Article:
Now that it’s 2015, let the business planning begin! It’s time to come up with your New Year’s resolutions for your law practice–and stick with them! Of course, when making your resolutions, don’t forget to consider taking steps to care for your mental health.
We all know that lawyers have high rates of depression and substance abuse. After all, practicing law isn’t always easy and sometimes lawyers try to do too much. As a result, many lawyers feel overwhelmed, overworked, and overstressed. Not surprisingly, these feelings often lead to anxiety and depressed moods.
But there are things you can do to avoid falling into the stressed out lawyer trap. That’s the idea behind our 15 blog post series, “The Happy Lawyer.” Throughout this series of blog posts, we strive to help you identify changes you can make to improve your quality of life and your state of mind. In today’s post, we’ll focus on your 2015 business planning and the importance of balance as you start making resolutions for the upcoming year.
Certainly business planning is important, but so is your sanity! That’s why one of your priorities should be to focus on controlling your workload. Ensure that you leave time for family, exercise, and other hobbies that you find enjoyable.
One of the best ways to control the planning of your schedule is to know when to say no, whether to potential clients, current clients, or outside obligations. In other words, don’t bite off more than you can chew.
Know when to say no
First, know when to decline a case. Not every potential client is one worth taking on. So when someone walks through your door or calls your office seeking representation, carefully consider whether taking their case makes sense.
In an article from Idaho Business Review, attorney, author and business coach, Ed Poll offers great advice when deciding whether to accept a case. He gives three reasons as to why you should consider declining particular cases:
- Not every new client is worth taking on. Keep your eyes out for the warning signs of difficult clients and just say no. It’s better to decline a case than spend unwarranted amounts of time managing unreasonable expectations.
- Current clients owe you money. Instead of opening new files, it might be prudent to focus your efforts on collecting monies owed from current clients rather than taking on new ones.
- The new case will represent more than 10% of your overall revenue. Avoid putting all your eggs in one basket. Otherwise you risk spending too much of your time and energy on one case without knowing the outcome.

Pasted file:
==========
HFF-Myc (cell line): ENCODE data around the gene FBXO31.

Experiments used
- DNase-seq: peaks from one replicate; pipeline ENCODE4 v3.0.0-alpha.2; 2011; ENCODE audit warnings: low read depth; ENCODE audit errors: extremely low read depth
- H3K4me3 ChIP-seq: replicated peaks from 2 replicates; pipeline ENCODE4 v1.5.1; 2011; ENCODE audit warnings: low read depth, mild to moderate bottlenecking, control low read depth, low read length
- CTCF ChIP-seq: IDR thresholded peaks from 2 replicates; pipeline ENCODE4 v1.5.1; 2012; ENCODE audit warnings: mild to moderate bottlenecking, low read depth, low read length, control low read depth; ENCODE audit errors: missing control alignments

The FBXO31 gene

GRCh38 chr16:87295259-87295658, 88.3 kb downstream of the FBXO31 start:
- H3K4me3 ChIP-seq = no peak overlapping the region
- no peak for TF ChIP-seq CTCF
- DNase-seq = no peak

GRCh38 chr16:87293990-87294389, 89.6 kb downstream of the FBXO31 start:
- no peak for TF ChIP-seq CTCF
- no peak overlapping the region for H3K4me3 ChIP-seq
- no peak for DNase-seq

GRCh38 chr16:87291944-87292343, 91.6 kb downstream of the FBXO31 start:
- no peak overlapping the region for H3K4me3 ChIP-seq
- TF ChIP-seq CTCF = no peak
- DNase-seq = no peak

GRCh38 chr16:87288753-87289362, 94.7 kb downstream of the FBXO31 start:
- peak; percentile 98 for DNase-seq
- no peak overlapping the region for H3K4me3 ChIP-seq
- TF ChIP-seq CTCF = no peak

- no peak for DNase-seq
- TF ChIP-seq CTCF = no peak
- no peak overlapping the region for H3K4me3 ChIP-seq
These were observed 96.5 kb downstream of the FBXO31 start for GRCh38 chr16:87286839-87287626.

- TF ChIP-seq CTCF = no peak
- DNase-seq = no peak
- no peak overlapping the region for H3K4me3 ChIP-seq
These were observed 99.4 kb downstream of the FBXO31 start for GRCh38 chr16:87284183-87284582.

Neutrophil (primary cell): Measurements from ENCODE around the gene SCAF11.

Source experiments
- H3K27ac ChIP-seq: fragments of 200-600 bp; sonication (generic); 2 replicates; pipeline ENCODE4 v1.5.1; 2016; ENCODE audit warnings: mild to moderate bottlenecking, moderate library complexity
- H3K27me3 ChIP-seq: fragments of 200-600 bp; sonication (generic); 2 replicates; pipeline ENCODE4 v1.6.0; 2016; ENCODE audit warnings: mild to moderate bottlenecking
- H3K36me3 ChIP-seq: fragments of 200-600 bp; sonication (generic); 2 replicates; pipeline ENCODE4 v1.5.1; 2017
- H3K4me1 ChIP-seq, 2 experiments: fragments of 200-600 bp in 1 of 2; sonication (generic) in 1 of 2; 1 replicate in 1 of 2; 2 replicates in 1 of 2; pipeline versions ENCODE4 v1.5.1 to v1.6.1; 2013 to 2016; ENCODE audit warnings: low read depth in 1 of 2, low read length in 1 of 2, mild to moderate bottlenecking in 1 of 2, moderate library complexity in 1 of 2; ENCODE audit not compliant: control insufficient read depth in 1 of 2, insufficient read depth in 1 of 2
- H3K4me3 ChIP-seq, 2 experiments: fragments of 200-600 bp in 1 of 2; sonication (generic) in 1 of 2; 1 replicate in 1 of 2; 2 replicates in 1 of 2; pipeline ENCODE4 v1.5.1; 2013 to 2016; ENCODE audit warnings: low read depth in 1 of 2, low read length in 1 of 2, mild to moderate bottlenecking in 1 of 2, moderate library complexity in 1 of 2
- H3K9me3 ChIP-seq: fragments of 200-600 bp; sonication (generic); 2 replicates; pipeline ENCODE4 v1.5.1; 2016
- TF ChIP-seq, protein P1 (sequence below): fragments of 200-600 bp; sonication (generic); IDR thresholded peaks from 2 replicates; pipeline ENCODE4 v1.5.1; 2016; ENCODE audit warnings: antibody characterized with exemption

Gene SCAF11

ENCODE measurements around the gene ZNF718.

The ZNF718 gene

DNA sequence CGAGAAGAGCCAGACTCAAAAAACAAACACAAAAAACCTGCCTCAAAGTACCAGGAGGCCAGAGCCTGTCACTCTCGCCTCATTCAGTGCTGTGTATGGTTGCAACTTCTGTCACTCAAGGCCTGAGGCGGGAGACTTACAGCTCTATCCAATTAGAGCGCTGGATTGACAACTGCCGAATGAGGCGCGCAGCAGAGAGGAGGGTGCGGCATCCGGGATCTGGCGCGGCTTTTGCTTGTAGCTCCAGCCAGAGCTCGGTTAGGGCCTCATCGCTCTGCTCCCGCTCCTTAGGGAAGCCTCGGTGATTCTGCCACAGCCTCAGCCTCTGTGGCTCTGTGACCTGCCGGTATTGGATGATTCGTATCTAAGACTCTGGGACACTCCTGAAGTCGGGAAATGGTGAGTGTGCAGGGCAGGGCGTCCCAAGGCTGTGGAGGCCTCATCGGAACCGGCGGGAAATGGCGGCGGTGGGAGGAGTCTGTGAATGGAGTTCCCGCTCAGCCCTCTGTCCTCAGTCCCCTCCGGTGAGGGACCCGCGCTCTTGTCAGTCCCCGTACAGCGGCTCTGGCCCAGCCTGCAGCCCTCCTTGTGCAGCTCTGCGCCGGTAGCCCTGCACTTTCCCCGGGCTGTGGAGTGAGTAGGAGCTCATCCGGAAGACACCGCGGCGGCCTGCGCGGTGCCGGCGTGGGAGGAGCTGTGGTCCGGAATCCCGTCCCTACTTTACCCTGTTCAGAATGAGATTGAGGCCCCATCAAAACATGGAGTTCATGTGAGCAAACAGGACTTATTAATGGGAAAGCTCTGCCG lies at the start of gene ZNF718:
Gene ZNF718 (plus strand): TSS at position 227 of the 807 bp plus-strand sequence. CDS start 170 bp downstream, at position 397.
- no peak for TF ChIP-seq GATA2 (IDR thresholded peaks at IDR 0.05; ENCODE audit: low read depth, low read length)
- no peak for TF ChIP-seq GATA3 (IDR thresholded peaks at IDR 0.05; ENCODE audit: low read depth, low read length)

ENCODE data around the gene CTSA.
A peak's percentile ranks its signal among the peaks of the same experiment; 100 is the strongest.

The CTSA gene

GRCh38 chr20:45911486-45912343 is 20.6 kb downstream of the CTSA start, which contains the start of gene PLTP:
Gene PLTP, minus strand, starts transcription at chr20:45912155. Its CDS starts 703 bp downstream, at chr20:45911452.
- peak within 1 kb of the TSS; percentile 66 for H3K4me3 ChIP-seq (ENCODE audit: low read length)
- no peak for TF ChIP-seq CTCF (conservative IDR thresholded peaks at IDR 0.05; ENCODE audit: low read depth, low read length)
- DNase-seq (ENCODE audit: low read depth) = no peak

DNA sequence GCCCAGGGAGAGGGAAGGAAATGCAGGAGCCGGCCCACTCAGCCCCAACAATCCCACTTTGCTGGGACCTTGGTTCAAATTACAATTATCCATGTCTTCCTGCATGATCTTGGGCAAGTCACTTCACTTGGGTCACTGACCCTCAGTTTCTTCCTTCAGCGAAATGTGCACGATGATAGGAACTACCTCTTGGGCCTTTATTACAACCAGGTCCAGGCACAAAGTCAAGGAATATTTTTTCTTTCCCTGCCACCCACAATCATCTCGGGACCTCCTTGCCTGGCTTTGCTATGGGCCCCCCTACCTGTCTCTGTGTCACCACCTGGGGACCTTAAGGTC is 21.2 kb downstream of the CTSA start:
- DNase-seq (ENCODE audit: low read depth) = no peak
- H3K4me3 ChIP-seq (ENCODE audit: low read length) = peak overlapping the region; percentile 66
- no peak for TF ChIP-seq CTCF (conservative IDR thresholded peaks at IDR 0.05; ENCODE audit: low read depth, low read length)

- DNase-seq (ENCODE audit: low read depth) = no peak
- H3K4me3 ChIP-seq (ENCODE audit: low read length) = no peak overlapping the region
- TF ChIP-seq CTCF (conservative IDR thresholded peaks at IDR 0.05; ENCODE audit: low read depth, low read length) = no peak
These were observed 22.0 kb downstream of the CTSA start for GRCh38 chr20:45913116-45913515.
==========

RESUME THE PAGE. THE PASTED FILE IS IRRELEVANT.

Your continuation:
Set limits with current clients
It’s also important to set limits with clients in the cases that you do take on. In this age of 24/7 access to information, it’s important to ensure that your clients understand the parameters of your business availability.
In a post at the Legal Ease blog, Allison Shields explains how to manage client expectations. According to Allison the first step is to discover and shape the client’s expectations at the very start of representation. The key of business planning is to explain the services that you offer, the ways in which you’ll communicate, and your expected availability. Allison explains:
If the client’s perception of ‘service’ is something more or different than what you provide, the client will always be dissatisfied, regardless of how good your work is. It’s your job to manage expectations in each of these areas.
It’s also important to establish boundaries at the start of the case. Make sure the client is aware of your limits and accepts them. Otherwise, you’ll likely end up with a demanding client who isn’t happy no matter what you do.
She also advises that you keep your client informed throughout the case, whether about billing issues, staffing changes, or case developments. The more you keep your client in the loop, the less likely misunderstandings will occur.
And, in the event that you need to have a difficult conversation with a client, make sure to empathize with the client. Listen to your client’s concerns and respond accordingly. She offers this great tip about empathy to help with your client discussions:
If you can guide the conversation in a way that makes clients feel understood, the conversation will run much more smoothly.
Be selective about outside obligations
And last but not least, don’t overextend yourself with outside commitments. It’s tempting to accept offers to serve on boards and committees, to speak, or to volunteer elsewhere, but before accepting any offers, give it some thought.
Carefully plan how much of a time commitment will be required, how much you’ll enjoy participating, and how you expect the commitment will benefit your law practice. Of course, not every outside commitment needs to have a business development goal, but at least a few should.
Now that you’re armed with guidelines for your 2015 commitments, it’s time to set your New Year’s resolutions for your business. What are your plans for 2015? How are you going to make the most of this coming year? What steps will you take to become the Happy Lawyer you were meant to be?